Much of the patrol lurks behind a wall and bushes as the motorcycle rider races off... 

Meanwhile the second half of the patrol moved into the next compound were three civilians were gathered around a blue pick-up, innocent or not? The challenge test was passed and I had to reveal that one man was in fact an insurgent… eek! As it was the end of the patrol’s turn his man was now face to face with an armed enemy, who’s go it was. The resulting burst of AK-47 fire put the challenger ‘man-down’, ie hit, but as yet the severity of the damage was not known. As the patrol had been fired on that meant ‘Contact!’. Weapon’s free, the firefight was on. My sniper now took his first shot, using ‘precision fire’ (a more accurate form of aimed fire but you only get 1 shot), he missed! Useless, he was no hardened guerilla fighter.

In the civilian phase I revealed than 2 other civilans in the blue pick-up’s compound were also insurgents and the motorcyle riders left the table, a decoy ride that had fooled nobody. 

The patrol had a man down and that meant he needed help. The medic came running to check him, and rollling on the ‘man down’ table found him OK, his body armour had saved him… and the man was back in the fight with minor scrapes and bruises. Other troopers ran into the compound buildings and opened fire, cutting down one of the three enemy within, whilst the patrol’s sniper, waiting on overwatched, lined one up and then dropped him too. 2 insurgents down in rapid succession. Elsehwere, the SAW gunner opened up on the enemy sniper, with area fire to pin him and succeeded. My useless sniper was wisely keeping his head down.

My lone sniper, pinned by SAW and return sniper fire (1 marker for underfire, 2 for pinned down)

Insurgents turn, and I requested my first reinforcements. The first to arrive was a truck, which barrelled into the village right at the compound were all the shooting was happening. The patrol’s officer challenged the driver, and I had to reveal it was dummy, just a truck that happened to arrive at a bad time. In the firefight my last remaining fighter in the compound fled the scene, escaping in a blaze of bullets that did little, but at least he wasn’t surrounded by 4 enemy all with lethal intent. He went and hid in the bushes by the irrigation ditch. My spotter sneaked back into the fight and tried to engaged the SAW gunner with a cheeky blast of area fire. I blew it again, failing to pin him was a big problem, as the SAWs heavy return fire dropped the spotter as another ‘man down’. A disaster, I’d lost (for now) my automatic IED detonation and my mortar strikes. I needed the spotter back,which menat getting somebody to him to see how badly wounded he was, but I also needed some more troops…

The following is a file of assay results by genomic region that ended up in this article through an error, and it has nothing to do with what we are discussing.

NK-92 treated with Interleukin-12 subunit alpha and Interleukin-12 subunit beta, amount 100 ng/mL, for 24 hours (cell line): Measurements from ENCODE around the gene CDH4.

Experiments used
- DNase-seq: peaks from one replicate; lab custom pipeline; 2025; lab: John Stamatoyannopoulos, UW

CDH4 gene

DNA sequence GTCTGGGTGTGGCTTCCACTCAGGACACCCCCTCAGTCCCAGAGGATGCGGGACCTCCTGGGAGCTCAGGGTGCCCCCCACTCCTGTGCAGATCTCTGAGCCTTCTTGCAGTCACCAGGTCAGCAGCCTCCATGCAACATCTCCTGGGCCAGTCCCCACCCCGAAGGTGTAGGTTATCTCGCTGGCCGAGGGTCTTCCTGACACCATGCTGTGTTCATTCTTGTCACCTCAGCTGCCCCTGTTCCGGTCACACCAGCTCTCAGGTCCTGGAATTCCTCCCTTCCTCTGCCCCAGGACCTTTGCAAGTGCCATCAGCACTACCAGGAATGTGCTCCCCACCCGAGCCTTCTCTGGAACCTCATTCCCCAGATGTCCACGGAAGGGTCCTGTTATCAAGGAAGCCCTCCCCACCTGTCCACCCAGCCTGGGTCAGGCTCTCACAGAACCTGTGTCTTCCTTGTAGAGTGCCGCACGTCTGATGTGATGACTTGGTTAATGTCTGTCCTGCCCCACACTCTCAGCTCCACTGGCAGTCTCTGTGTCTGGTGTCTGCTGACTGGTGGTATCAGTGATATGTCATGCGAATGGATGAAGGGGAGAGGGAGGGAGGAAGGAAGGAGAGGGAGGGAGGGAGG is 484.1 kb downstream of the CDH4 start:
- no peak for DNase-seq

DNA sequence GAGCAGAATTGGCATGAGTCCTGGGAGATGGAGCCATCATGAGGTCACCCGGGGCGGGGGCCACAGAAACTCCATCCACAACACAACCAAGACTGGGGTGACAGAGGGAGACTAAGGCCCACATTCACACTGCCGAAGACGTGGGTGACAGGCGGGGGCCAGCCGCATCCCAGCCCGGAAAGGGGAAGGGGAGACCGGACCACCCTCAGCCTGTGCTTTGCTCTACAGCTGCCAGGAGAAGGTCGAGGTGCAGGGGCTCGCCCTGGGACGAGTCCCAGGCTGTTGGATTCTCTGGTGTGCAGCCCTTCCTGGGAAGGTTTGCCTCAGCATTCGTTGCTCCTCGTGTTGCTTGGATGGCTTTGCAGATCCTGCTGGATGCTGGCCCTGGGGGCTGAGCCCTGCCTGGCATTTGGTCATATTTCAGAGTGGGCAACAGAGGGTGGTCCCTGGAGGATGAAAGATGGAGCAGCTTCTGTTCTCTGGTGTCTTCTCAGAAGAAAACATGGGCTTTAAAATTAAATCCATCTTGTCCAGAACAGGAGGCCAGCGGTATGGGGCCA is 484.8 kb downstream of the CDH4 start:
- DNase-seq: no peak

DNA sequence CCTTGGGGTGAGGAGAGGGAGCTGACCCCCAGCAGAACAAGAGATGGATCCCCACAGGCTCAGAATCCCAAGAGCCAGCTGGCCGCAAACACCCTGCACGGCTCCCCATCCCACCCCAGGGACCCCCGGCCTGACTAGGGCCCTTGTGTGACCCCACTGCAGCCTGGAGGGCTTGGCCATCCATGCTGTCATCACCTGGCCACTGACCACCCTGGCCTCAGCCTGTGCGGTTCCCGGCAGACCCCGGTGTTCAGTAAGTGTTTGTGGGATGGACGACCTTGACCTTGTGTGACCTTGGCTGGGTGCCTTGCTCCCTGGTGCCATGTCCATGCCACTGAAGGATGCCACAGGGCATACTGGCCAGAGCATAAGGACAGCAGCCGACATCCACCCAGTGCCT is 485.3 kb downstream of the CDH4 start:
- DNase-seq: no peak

The Alamo with 5 of the patrol in it, and one down insurgent in the courtyard

Decoy truck pulls up outside, but it wasn't a big car-bomb! 

The fight was going badly for me, but at least the rest of my reinforcements arrived quickly. The two Technicals  and a van full of 6 more guerilla fighters, including an RPG launcher. The van raced flat-out into the village and deployed all the men, with the RPG guy lining up the SAW gunner, then failing to spot him for the aimed fire shot. The risk you run using aimed fire.

One of the patrol’s men had ventured forwards on his own to deal with the sniper, this was brave, but foolhardly as lone men that  go ‘man down’ aren’t likely to get much aid, and therefore will stay ‘man down’. But he worked his way forwards towards the sniper’s building under the SAW’s covering fire. My sniper became unpinned, took a shot at the patrol’s sniper, and immediately caught a return overwatch shot back, which re-pinned him (here he used the ‘duck back’ rule, allowing a 2+ cover save but causing him to be pinned if he pass the test, it saved his life from a very close call).